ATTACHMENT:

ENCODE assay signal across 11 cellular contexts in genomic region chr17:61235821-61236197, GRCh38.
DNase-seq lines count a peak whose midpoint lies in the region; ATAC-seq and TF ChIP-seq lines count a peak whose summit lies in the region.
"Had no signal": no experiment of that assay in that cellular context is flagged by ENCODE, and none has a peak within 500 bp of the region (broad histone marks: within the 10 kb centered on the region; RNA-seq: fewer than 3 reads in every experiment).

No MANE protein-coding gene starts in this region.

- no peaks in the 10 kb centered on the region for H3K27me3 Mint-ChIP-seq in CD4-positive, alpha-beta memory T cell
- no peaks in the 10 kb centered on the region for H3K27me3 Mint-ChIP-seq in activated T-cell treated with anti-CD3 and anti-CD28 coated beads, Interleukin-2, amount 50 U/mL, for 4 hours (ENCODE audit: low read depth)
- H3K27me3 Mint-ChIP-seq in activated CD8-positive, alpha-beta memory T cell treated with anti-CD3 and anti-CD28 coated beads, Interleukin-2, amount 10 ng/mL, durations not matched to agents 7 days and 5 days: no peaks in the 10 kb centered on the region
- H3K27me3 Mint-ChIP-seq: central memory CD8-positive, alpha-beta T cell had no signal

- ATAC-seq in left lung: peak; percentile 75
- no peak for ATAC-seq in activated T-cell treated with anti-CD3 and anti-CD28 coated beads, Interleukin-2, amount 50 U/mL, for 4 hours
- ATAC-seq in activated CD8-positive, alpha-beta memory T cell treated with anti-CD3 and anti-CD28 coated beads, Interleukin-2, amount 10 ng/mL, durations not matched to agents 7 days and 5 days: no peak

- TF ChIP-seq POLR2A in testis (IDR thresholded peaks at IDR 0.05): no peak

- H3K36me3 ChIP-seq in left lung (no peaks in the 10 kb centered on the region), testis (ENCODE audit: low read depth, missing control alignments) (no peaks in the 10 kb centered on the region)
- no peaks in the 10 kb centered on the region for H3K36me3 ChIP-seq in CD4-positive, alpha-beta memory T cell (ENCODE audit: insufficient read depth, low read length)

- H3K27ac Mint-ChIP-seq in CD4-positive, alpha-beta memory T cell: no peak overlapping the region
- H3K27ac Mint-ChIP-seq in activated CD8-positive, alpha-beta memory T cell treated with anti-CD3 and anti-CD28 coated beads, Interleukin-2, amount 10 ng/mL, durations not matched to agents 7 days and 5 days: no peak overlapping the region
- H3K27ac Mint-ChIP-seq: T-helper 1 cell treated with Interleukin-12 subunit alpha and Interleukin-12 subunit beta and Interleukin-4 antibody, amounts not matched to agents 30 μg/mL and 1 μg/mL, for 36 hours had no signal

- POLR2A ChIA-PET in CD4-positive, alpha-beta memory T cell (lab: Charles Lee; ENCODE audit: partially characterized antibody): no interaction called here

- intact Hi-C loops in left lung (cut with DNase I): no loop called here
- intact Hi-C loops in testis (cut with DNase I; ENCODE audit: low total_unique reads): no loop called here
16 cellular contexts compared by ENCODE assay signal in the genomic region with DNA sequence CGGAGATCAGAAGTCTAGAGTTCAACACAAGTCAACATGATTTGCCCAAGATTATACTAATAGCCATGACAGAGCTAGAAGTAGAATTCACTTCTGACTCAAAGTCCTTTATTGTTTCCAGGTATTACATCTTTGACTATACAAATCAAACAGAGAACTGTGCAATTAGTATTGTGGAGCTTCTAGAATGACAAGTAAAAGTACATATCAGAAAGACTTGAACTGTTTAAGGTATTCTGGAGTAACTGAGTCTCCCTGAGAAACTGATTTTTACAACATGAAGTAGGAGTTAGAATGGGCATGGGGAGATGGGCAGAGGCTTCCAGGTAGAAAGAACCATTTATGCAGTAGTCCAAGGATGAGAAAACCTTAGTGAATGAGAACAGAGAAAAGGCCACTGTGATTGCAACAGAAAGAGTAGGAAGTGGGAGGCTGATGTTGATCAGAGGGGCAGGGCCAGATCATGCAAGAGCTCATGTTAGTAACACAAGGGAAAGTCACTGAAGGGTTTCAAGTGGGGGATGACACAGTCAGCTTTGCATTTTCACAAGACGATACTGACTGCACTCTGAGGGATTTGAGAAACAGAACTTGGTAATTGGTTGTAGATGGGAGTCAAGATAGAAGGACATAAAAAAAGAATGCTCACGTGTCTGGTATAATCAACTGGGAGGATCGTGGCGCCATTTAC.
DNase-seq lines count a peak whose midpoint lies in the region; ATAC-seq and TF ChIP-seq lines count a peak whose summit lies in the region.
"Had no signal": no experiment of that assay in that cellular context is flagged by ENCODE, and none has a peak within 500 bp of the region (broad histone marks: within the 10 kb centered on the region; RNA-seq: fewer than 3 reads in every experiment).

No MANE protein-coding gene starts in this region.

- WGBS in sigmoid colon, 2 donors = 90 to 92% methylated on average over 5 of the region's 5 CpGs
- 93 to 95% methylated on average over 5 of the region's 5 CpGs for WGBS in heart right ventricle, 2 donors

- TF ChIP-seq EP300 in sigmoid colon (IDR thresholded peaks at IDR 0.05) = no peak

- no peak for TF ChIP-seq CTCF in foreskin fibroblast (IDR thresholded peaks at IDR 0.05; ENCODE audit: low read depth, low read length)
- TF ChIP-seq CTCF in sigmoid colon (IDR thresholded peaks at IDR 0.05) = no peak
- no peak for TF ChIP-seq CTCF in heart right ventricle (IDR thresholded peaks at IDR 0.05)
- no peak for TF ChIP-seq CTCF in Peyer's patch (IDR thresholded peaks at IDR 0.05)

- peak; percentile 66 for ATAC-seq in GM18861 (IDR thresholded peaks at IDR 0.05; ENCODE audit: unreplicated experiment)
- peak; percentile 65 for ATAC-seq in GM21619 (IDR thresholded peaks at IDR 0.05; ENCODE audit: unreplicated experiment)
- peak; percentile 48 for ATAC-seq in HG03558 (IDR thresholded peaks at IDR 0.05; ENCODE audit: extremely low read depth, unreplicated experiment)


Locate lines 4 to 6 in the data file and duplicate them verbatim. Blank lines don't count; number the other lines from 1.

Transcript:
No MANE protein-coding gene starts in this region.

- no peaks in the 10 kb centered on the region for H3K27me3 Mint-ChIP-seq in CD4-positive, alpha-beta memory T cell
- no peaks in the 10 kb centered on the region for H3K27me3 Mint-ChIP-seq in activated T-cell treated with anti-CD3 and anti-CD28 coated beads, Interleukin-2, amount 50 U/mL, for 4 hours (ENCODE audit: low read depth)